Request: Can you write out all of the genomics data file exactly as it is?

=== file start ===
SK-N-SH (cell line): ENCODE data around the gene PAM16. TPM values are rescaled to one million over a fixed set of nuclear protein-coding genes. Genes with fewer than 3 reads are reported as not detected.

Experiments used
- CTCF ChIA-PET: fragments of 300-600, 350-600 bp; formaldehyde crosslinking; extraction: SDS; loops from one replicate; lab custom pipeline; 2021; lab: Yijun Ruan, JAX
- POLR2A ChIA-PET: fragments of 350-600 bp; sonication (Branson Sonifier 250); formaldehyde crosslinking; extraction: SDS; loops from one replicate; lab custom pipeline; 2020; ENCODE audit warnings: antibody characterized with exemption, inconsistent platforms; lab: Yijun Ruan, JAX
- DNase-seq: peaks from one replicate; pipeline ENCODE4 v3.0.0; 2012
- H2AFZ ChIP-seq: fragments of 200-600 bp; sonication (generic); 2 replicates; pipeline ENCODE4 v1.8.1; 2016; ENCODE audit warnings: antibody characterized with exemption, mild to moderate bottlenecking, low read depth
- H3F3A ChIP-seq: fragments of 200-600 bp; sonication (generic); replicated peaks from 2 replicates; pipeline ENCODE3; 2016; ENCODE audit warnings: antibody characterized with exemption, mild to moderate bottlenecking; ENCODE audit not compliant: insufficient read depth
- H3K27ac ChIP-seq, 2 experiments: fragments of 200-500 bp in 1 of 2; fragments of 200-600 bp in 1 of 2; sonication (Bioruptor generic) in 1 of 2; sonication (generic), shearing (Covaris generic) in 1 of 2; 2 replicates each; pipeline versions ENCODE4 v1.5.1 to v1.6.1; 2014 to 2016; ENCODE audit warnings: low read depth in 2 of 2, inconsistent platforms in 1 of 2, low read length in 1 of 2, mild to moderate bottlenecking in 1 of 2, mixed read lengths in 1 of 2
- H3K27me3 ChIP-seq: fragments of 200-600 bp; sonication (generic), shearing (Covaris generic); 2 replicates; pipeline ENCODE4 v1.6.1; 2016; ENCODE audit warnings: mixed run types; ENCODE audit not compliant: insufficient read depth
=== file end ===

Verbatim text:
SK-N-SH (cell line): ENCODE data around the gene PAM16. TPM values are rescaled to one million over a fixed set of nuclear protein-coding genes. Genes with fewer than 3 reads are reported as not detected.

Experiments used
- CTCF ChIA-PET: fragments of 300-600, 350-600 bp; formaldehyde crosslinking; extraction: SDS; loops from one replicate; lab custom pipeline; 2021; lab: Yijun Ruan, JAX
- POLR2A ChIA-PET: fragments of 350-600 bp; sonication (Branson Sonifier 250); formaldehyde crosslinking; extraction: SDS; loops from one replicate; lab custom pipeline; 2020; ENCODE audit warnings: antibody characterized with exemption, inconsistent platforms; lab: Yijun Ruan, JAX
- DNase-seq: peaks from one replicate; pipeline ENCODE4 v3.0.0; 2012
- H2AFZ ChIP-seq: fragments of 200-600 bp; sonication (generic); 2 replicates; pipeline ENCODE4 v1.8.1; 2016; ENCODE audit warnings: antibody characterized with exemption, mild to moderate bottlenecking, low read depth
- H3F3A ChIP-seq: fragments of 200-600 bp; sonication (generic); replicated peaks from 2 replicates; pipeline ENCODE3; 2016; ENCODE audit warnings: antibody characterized with exemption, mild to moderate bottlenecking; ENCODE audit not compliant: insufficient read depth
- H3K27ac ChIP-seq, 2 experiments: fragments of 200-500 bp in 1 of 2; fragments of 200-600 bp in 1 of 2; sonication (Bioruptor generic) in 1 of 2; sonication (generic), shearing (Covaris generic) in 1 of 2; 2 replicates each; pipeline versions ENCODE4 v1.5.1 to v1.6.1; 2014 to 2016; ENCODE audit warnings: low read depth in 2 of 2, inconsistent platforms in 1 of 2, low read length in 1 of 2, mild to moderate bottlenecking in 1 of 2, mixed read lengths in 1 of 2
- H3K27me3 ChIP-seq: fragments of 200-600 bp; sonication (generic), shearing (Covaris generic); 2 replicates; pipeline ENCODE4 v1.6.1; 2016; ENCODE audit warnings: mixed run types; ENCODE audit not compliant: insufficient read depth